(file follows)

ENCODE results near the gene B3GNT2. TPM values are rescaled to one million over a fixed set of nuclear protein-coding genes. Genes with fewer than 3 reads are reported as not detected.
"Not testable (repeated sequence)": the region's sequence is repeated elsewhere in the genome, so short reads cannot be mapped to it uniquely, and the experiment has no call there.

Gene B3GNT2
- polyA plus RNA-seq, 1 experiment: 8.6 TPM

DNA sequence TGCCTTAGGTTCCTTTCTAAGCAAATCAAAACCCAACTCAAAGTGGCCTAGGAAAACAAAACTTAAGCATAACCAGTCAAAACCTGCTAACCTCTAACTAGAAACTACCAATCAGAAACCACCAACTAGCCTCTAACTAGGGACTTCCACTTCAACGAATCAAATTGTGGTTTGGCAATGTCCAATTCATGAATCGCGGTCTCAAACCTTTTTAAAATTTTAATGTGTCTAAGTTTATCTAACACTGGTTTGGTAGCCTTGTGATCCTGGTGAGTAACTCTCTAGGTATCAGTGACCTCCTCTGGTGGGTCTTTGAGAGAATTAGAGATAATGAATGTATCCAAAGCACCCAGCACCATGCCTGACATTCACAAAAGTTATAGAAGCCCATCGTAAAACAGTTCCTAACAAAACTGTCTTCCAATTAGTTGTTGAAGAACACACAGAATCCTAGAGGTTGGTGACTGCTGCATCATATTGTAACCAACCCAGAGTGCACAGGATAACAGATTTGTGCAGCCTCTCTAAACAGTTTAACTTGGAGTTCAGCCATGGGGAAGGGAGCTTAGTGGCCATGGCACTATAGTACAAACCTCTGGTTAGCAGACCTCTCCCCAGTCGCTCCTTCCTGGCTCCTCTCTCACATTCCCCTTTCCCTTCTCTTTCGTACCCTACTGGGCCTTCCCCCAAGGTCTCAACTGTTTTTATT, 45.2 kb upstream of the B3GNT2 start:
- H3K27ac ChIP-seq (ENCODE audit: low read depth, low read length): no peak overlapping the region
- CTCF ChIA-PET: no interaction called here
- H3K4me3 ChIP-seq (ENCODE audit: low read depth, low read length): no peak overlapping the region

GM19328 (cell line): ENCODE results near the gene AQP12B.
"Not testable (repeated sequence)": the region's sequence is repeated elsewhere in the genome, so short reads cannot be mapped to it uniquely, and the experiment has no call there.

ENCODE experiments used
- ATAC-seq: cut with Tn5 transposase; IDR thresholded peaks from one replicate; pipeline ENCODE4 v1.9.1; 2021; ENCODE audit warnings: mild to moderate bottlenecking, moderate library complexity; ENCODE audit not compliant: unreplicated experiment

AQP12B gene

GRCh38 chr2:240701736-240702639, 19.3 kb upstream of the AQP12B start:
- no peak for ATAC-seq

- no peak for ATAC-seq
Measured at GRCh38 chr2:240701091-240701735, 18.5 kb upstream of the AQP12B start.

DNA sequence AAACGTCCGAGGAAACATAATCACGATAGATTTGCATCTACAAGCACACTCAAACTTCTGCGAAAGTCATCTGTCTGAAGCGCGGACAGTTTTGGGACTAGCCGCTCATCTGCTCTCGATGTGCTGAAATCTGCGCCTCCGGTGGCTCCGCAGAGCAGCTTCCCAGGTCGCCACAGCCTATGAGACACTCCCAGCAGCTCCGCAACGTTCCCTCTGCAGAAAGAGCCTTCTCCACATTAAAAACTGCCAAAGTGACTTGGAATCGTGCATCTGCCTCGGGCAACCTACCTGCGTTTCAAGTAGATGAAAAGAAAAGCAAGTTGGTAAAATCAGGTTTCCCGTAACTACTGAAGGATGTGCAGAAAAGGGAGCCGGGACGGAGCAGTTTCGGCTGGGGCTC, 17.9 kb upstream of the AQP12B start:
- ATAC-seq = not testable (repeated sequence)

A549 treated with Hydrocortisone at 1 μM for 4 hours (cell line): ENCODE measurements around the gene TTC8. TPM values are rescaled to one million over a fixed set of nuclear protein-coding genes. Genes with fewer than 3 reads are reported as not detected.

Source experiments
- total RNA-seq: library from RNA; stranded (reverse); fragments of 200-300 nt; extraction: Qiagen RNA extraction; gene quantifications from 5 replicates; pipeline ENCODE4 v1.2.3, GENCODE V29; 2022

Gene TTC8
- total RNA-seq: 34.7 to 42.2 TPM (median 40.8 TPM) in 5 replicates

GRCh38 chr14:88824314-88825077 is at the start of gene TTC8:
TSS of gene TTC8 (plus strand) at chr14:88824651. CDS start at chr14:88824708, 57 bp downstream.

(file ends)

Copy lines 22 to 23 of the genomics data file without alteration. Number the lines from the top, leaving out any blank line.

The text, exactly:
- total RNA-seq: library from RNA; stranded (reverse); fragments of 200-300 nt; extraction: Qiagen RNA extraction; gene quantifications from 5 replicates; pipeline ENCODE4 v1.2.3, GENCODE V29; 2022

Gene TTC8